In March 2017, the patient presented to a local emergency department for left-sided flank pain and was diagnosed as having renal nephrolithiasis. A computed tomography scan incidentally revealed a large fluid collection in the pelvis and proximal hip musculature. Regarding the left hip, the patient reported worsening lateral swelling during a 6-month period. Erythrocyte sedimentation rate (4 mm/h; reference range, 0–20 mm/h) and C-reactive protein (<0.5 mg/dL; reference range, 0–1.0 mg/dL) were both normal. However, given the patient's history of periprosthetic infection, an intra-articular hip aspiration was performed under fluoroscopic guidance. Cell count and aerobic, anaerobic, and fungal cultures yielded negative results.

In June 2017, the patient presented to the authors' clinic. Radiographs showed a MoM THA with no gross component malposition or loosening (Figures 1A–C). However, there was osteolysis of the ischium (DeLee and Charnley zone 3) and a large amount of periprosthetic femur osteolysis in Gruen zones 1, 2, and 7. Metal artifact reduction sequence magnetic resonance imaging was performed, which revealed a 16-cm fluid collection with irregular wall thickening in the gluteal musculature, along with multiple collections in the iliopsoas, in the hamstrings, and posteriorly displacing the sciatic nerve (Figures 1D–E). Serum metal ion levels were obtained, which revealed minimally elevated cobalt (0.89 ng/mL; reference normal, <0.7 ng/mL) and titanium (0.93 ng/mL; reference normal, <0.7 ng/mL) and normal chromium (0.23 ng/mL; reference normal, <0.3 ng/mL). The patient had normal renal function, with urea nitrogen being 16 mg/dL (reference range, 8–21 mg/dL) and creatinine being 0.96 mg/dL (reference range, 0.75–1.20 mg/dL). Finally, lymphocyte transformation testing revealed normal reactivity to all metal testing.

Preoperative anteroposterior pelvic (A) and left hip (B) and cross-table lateral left hip (C) radiographs showing a metal-on-metal total hip arthroplasty without gross evidence of component loosening. However, focal osteolysis of the ischium (DeLee and Charnley zone 3) and osteolysis around the femoral component in Gruen zones 1, 2, and 7 were noted. Coronal (D) and axial (E) short tau inverted recovery images from a metal artifact reduction sequence magnetic resonance imaging study of the left hip showing a periprosthetic fluid collection with irregular wall thickening involving the gluteal muscles and measuring 16 cm in greatest dimension. Multiple smaller collections were also located in the iliopsoas, in the hamstrings, and posteriorly displacing the sciatic nerve.

Figure 1:

Preoperative anteroposterior pelvic (A) and left hip (B) and cross-table lateral left hip (C) radiographs showing a metal-on-metal total hip arthroplasty without gross evidence of component loosening. However, focal osteolysis of the ischium (DeLee and Charnley zone 3) and osteolysis around the femoral component in Gruen zones 1, 2, and 7 were noted. Coronal (D) and axial (E) short tau inverted recovery images from a metal artifact reduction sequence magnetic resonance imaging study of the left hip showing a periprosthetic fluid collection with irregular wall thickening involving the gluteal muscles and measuring 16 cm in greatest dimension. Multiple smaller collections were also located in the iliopsoas, in the hamstrings, and posteriorly displacing the sciatic nerve.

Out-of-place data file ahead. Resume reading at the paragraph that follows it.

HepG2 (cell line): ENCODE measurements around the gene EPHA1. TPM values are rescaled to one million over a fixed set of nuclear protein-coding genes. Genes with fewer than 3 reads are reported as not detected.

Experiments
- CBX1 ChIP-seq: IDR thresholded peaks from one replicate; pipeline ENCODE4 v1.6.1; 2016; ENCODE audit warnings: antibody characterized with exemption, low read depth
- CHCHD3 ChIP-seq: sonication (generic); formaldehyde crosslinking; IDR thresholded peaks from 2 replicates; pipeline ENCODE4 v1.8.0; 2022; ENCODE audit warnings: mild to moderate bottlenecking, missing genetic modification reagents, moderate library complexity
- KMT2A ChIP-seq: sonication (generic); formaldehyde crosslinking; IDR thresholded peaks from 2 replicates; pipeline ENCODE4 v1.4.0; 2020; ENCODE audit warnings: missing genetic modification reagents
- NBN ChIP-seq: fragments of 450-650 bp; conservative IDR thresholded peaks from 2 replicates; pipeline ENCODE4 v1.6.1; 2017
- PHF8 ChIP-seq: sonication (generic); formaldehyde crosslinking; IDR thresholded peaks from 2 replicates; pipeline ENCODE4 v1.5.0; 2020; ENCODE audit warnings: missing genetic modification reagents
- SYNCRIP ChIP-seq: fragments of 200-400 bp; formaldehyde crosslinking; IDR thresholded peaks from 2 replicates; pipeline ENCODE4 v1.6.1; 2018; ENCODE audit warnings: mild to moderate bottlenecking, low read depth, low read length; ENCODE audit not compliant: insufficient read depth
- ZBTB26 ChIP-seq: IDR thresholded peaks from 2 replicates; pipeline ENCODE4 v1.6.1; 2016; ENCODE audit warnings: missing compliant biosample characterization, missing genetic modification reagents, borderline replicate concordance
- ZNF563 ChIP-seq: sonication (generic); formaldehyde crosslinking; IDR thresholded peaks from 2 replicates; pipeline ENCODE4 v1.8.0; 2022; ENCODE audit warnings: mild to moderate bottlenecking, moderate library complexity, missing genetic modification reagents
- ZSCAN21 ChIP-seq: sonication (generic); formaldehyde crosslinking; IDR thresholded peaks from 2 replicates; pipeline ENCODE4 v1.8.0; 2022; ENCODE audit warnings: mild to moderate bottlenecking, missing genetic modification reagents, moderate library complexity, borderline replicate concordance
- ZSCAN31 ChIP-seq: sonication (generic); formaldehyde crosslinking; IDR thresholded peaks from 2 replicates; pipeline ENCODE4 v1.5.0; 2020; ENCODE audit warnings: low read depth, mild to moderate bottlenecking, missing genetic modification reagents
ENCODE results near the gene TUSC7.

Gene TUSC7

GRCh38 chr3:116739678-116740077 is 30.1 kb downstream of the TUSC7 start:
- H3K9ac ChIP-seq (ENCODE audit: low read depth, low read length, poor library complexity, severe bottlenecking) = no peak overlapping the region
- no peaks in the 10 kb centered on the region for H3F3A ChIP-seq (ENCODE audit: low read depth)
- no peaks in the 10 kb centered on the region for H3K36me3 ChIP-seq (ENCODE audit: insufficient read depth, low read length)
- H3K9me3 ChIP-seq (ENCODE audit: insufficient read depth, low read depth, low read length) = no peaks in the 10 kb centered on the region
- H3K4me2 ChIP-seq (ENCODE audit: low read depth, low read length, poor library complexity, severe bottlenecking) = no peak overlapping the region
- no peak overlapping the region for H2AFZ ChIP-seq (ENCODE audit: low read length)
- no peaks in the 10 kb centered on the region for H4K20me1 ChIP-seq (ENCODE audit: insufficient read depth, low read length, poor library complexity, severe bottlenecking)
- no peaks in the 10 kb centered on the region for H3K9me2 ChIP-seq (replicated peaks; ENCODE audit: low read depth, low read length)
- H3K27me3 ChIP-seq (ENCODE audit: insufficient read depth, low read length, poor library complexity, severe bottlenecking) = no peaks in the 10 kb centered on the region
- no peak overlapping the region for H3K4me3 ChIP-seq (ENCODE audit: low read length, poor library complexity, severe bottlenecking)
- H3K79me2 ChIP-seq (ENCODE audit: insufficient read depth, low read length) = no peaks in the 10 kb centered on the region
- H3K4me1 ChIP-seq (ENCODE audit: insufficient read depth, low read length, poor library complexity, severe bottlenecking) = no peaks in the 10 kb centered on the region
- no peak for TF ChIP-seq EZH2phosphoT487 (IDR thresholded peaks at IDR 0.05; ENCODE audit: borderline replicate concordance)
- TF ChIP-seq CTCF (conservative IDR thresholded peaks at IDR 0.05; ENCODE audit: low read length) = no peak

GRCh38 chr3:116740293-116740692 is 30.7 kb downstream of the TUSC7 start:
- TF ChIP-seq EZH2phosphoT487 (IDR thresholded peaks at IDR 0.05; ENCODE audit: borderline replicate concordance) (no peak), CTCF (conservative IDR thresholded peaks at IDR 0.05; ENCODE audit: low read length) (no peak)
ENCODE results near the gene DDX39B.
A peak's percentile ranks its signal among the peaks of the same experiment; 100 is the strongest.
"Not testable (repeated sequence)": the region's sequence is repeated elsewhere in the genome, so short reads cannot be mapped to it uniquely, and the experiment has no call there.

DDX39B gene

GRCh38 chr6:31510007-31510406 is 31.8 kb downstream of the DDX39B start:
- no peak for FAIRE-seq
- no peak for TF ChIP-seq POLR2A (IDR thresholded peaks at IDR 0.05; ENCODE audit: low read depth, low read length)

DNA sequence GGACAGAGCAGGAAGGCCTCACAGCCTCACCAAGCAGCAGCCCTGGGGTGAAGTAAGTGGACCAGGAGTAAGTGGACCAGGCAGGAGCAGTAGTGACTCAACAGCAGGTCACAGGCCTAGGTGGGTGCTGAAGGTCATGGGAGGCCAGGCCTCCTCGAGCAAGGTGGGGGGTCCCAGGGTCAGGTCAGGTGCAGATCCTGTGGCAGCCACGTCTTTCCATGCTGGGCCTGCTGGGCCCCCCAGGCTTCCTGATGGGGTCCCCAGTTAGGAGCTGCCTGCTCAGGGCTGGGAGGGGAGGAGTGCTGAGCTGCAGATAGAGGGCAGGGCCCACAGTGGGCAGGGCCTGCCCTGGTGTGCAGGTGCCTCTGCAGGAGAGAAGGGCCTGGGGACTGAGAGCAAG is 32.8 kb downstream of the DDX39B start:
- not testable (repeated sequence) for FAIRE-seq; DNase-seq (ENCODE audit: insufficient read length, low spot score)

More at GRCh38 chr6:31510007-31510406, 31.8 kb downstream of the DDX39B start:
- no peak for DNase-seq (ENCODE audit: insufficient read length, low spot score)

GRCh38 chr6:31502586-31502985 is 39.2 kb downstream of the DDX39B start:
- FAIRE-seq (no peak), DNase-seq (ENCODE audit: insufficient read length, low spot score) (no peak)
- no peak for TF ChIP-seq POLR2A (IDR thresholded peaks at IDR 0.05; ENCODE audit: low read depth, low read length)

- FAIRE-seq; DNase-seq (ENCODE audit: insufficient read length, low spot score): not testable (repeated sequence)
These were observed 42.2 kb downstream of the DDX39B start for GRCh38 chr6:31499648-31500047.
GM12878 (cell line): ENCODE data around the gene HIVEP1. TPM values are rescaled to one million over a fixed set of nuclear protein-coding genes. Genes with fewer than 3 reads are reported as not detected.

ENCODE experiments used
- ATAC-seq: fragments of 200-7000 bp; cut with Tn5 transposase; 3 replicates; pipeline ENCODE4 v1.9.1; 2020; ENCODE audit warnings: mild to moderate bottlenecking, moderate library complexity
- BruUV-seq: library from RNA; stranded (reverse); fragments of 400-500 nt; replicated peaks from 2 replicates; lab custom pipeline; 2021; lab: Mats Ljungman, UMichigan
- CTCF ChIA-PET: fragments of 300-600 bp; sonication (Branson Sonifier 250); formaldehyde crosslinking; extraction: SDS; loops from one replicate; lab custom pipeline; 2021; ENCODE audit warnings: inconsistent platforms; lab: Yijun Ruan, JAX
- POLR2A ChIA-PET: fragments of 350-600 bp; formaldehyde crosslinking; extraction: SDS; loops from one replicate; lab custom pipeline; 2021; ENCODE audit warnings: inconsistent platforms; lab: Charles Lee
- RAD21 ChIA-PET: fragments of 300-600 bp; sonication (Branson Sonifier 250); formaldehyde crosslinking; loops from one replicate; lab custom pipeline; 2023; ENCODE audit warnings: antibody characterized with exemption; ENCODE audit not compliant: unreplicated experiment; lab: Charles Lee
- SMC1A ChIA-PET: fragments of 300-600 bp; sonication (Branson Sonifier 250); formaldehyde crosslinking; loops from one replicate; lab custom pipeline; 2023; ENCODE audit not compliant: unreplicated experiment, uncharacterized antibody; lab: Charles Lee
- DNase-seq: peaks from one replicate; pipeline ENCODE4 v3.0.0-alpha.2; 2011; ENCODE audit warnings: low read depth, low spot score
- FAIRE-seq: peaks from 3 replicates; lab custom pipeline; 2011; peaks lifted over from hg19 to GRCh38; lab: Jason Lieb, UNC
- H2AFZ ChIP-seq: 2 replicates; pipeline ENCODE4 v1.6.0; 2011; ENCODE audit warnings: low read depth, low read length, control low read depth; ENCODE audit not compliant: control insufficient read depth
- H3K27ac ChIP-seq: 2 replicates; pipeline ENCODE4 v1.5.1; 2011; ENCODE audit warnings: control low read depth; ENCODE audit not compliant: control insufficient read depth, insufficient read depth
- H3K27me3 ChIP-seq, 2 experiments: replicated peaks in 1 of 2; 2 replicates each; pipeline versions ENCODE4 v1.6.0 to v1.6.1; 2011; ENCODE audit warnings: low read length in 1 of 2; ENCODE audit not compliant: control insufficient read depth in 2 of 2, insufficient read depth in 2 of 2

On the basis of increased hip swelling and worsening periprosthetic osteolysis, the patient underwent revision THA with the plan of conversion to a dual-mobility bearing and retention of the acetabular component and femoral stem. All revision options, including removal of the monoblock acetabular component (given its composition of cobalt and chromium), and the potential for revision of the acetabular and femoral components if found to be loose intraoperatively were thoroughly discussed with the patient. At revision surgery, a large amount of brownish fluid and inflamed tissue was encountered both superficially and beneath the iliotibial band (Video). The femoral and acetabular components were found to be well fixed, with some corrosion appreciated at the femoral neck taper (Figure 2A). Multiple soft tissue specimens were obtained for analysis; final aerobic, anaerobic, fungal, and mycobacterial cultures yielded negative results. The inflamed tissue sent for analysis grossly had a brown, rubbery appearance with pathology revealing a dense fibrous connective tissue with histiocytes but without granulation tissue or significant acute inflammation (Figure 2B). The MoM bearing was converted to a dual-mobility prosthesis using a 28+6-mm Biolox Delta femoral head (Zimmer Biomet) with an inner titanium revision sleeve and a 28-mm inner and 52-mm outer ultra-high-molecular-weight polyethylene (Stryker, Mahwah, New Jersey) (Figure 3).

Intraoperative photograph showing corrosion at the femoral neck taper (A). Sampled tissue showing dense fibrous connective tissue with histiocytes (arrow). Histiocytes have a moderate amount of vacuolated cytoplasm, round to oval nuclei, uniformly distributed chromatin, and variable nucleoli. There is no granulation tissue or evidence of acute inflammation (hematoxylin-eosin, original magnification ×40) (B).

Figure 2:

Intraoperative photograph showing corrosion at the femoral neck taper (A). Sampled tissue showing dense fibrous connective tissue with histiocytes (arrow). Histiocytes have a moderate amount of vacuolated cytoplasm, round to oval nuclei, uniformly distributed chromatin, and variable nucleoli. There is no granulation tissue or evidence of acute inflammation (hematoxylin-eosin, original magnification ×40) (B).